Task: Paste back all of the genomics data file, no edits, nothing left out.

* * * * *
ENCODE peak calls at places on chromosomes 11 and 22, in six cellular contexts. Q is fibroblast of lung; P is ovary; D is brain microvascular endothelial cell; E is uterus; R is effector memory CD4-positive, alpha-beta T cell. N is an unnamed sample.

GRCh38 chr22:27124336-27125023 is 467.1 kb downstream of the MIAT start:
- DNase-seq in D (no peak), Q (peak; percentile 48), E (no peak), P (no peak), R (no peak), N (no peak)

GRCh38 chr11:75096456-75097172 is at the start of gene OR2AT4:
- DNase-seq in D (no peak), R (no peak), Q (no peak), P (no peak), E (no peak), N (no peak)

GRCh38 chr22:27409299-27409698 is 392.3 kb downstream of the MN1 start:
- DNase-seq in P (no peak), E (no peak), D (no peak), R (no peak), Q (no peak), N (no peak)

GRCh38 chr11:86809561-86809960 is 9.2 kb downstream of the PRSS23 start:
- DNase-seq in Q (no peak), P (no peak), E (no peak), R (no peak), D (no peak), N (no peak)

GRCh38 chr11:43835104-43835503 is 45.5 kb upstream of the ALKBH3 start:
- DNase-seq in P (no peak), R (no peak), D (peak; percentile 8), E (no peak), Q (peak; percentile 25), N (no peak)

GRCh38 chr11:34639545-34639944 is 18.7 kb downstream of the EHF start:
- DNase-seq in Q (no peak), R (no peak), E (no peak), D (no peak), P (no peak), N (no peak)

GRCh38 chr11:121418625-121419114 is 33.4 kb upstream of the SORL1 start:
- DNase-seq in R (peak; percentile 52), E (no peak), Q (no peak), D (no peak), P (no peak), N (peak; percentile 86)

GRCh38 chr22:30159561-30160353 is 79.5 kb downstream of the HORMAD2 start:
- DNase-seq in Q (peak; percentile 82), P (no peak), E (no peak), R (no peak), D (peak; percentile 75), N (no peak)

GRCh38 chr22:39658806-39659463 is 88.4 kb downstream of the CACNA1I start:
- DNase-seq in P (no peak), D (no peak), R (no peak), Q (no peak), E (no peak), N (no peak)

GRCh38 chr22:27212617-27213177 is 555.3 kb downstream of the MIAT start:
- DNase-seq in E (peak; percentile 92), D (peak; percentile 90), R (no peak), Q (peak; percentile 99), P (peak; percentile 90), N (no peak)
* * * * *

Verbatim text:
ENCODE peak calls at places on chromosomes 11 and 22, in six cellular contexts. Q is fibroblast of lung; P is ovary; D is brain microvascular endothelial cell; E is uterus; R is effector memory CD4-positive, alpha-beta T cell. N is an unnamed sample.

GRCh38 chr22:27124336-27125023 is 467.1 kb downstream of the MIAT start:
- DNase-seq in D (no peak), Q (peak; percentile 48), E (no peak), P (no peak), R (no peak), N (no peak)

GRCh38 chr11:75096456-75097172 is at the start of gene OR2AT4:
- DNase-seq in D (no peak), R (no peak), Q (no peak), P (no peak), E (no peak), N (no peak)

GRCh38 chr22:27409299-27409698 is 392.3 kb downstream of the MN1 start:
- DNase-seq in P (no peak), E (no peak), D (no peak), R (no peak), Q (no peak), N (no peak)

GRCh38 chr11:86809561-86809960 is 9.2 kb downstream of the PRSS23 start:
- DNase-seq in Q (no peak), P (no peak), E (no peak), R (no peak), D (no peak), N (no peak)

GRCh38 chr11:43835104-43835503 is 45.5 kb upstream of the ALKBH3 start:
- DNase-seq in P (no peak), R (no peak), D (peak; percentile 8), E (no peak), Q (peak; percentile 25), N (no peak)

GRCh38 chr11:34639545-34639944 is 18.7 kb downstream of the EHF start:
- DNase-seq in Q (no peak), R (no peak), E (no peak), D (no peak), P (no peak), N (no peak)

GRCh38 chr11:121418625-121419114 is 33.4 kb upstream of the SORL1 start:
- DNase-seq in R (peak; percentile 52), E (no peak), Q (no peak), D (no peak), P (no peak), N (peak; percentile 86)

GRCh38 chr22:30159561-30160353 is 79.5 kb downstream of the HORMAD2 start:
- DNase-seq in Q (peak; percentile 82), P (no peak), E (no peak), R (no peak), D (peak; percentile 75), N (no peak)

GRCh38 chr22:39658806-39659463 is 88.4 kb downstream of the CACNA1I start:
- DNase-seq in P (no peak), D (no peak), R (no peak), Q (no peak), E (no peak), N (no peak)

GRCh38 chr22:27212617-27213177 is 555.3 kb downstream of the MIAT start:
- DNase-seq in E (peak; percentile 92), D (peak; percentile 90), R (no peak), Q (peak; percentile 99), P (peak; percentile 90), N (no peak)